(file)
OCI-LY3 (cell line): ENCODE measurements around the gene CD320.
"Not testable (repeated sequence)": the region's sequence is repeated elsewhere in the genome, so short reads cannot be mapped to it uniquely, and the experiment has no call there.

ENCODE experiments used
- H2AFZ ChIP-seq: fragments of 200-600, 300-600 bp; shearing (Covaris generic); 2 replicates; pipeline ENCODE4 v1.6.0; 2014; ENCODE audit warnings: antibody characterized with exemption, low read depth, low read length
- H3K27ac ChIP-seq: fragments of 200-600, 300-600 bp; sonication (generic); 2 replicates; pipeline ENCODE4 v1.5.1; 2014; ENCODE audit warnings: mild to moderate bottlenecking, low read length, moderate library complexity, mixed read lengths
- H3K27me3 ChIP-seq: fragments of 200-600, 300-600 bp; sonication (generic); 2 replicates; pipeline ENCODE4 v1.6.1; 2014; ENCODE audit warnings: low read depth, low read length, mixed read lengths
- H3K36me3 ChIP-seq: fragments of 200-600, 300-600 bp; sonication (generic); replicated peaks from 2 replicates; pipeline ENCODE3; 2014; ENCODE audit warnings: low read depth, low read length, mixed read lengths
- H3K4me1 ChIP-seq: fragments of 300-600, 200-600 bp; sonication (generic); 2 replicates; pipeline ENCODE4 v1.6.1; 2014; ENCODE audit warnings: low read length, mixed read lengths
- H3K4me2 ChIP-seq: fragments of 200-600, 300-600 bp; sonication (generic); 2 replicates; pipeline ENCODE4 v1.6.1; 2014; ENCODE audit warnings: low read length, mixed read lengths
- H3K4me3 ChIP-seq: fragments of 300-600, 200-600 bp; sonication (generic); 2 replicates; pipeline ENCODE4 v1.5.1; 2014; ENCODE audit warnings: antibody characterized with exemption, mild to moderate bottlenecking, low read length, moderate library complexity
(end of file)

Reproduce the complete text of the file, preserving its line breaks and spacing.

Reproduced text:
OCI-LY3 (cell line): ENCODE measurements around the gene CD320.
"Not testable (repeated sequence)": the region's sequence is repeated elsewhere in the genome, so short reads cannot be mapped to it uniquely, and the experiment has no call there.

ENCODE experiments used
- H2AFZ ChIP-seq: fragments of 200-600, 300-600 bp; shearing (Covaris generic); 2 replicates; pipeline ENCODE4 v1.6.0; 2014; ENCODE audit warnings: antibody characterized with exemption, low read depth, low read length
- H3K27ac ChIP-seq: fragments of 200-600, 300-600 bp; sonication (generic); 2 replicates; pipeline ENCODE4 v1.5.1; 2014; ENCODE audit warnings: mild to moderate bottlenecking, low read length, moderate library complexity, mixed read lengths
- H3K27me3 ChIP-seq: fragments of 200-600, 300-600 bp; sonication (generic); 2 replicates; pipeline ENCODE4 v1.6.1; 2014; ENCODE audit warnings: low read depth, low read length, mixed read lengths
- H3K36me3 ChIP-seq: fragments of 200-600, 300-600 bp; sonication (generic); replicated peaks from 2 replicates; pipeline ENCODE3; 2014; ENCODE audit warnings: low read depth, low read length, mixed read lengths
- H3K4me1 ChIP-seq: fragments of 300-600, 200-600 bp; sonication (generic); 2 replicates; pipeline ENCODE4 v1.6.1; 2014; ENCODE audit warnings: low read length, mixed read lengths
- H3K4me2 ChIP-seq: fragments of 200-600, 300-600 bp; sonication (generic); 2 replicates; pipeline ENCODE4 v1.6.1; 2014; ENCODE audit warnings: low read length, mixed read lengths
- H3K4me3 ChIP-seq: fragments of 300-600, 200-600 bp; sonication (generic); 2 replicates; pipeline ENCODE4 v1.5.1; 2014; ENCODE audit warnings: antibody characterized with exemption, mild to moderate bottlenecking, low read length, moderate library complexity